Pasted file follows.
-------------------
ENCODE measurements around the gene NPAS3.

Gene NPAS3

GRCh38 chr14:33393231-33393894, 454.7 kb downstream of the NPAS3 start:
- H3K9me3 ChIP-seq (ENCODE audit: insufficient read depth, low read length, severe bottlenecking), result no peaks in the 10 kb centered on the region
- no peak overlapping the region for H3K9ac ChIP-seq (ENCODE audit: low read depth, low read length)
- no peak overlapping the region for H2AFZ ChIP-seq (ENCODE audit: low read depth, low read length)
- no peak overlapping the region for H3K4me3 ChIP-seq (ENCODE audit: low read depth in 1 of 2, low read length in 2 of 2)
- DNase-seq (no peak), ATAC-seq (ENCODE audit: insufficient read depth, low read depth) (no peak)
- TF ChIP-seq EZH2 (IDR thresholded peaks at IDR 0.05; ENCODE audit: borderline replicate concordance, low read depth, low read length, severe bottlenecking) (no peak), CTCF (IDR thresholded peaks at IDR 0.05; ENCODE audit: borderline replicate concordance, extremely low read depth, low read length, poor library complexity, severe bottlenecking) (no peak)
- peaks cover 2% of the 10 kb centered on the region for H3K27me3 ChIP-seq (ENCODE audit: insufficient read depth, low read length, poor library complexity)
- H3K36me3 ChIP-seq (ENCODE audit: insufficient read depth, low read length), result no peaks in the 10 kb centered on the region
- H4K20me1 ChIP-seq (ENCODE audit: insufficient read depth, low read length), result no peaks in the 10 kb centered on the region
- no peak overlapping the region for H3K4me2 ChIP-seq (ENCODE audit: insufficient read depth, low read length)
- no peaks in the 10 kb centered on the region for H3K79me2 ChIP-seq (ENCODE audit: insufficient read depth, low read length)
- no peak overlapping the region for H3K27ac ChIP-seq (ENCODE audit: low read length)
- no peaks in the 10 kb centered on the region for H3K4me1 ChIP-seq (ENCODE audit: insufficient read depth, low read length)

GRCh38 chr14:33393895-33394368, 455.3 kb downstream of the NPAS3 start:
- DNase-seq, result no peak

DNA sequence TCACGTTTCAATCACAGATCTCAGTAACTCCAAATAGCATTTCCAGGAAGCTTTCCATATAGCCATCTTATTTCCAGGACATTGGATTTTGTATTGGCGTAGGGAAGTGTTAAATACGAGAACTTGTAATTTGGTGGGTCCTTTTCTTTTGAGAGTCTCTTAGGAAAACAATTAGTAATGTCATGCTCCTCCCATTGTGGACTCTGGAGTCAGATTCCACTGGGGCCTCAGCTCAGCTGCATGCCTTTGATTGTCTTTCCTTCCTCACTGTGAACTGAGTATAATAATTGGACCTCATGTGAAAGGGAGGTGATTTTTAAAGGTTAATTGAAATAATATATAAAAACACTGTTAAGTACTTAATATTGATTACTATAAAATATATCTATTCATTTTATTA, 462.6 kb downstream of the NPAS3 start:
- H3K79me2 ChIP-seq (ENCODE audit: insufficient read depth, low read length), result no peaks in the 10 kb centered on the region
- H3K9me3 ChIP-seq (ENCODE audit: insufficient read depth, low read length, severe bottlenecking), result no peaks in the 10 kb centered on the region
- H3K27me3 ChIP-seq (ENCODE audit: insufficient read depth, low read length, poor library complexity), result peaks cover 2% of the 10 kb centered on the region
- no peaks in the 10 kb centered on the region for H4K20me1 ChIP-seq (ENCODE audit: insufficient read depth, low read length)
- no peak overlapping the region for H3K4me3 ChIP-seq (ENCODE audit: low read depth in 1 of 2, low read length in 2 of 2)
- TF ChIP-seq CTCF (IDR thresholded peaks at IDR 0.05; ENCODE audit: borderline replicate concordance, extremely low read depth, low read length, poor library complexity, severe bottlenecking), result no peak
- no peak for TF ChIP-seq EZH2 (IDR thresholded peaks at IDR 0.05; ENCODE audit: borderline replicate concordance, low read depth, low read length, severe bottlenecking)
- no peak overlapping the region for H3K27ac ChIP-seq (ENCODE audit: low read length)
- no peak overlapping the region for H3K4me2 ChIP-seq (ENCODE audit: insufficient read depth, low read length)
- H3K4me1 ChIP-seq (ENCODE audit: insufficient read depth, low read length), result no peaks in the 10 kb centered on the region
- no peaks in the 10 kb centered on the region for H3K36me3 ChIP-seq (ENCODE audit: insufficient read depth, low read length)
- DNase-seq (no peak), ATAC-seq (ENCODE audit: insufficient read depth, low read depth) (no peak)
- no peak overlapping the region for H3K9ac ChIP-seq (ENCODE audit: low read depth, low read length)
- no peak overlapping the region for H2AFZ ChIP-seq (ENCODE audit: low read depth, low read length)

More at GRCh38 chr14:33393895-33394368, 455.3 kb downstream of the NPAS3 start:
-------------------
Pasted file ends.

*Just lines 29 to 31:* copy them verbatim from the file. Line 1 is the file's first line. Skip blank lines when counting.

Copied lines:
- H3K4me1 ChIP-seq (ENCODE audit: insufficient read depth, low read length), result no peaks in the 10 kb centered on the region
- no peaks in the 10 kb centered on the region for H3K36me3 ChIP-seq (ENCODE audit: insufficient read depth, low read length)
- DNase-seq (no peak), ATAC-seq (ENCODE audit: insufficient read depth, low read depth) (no peak)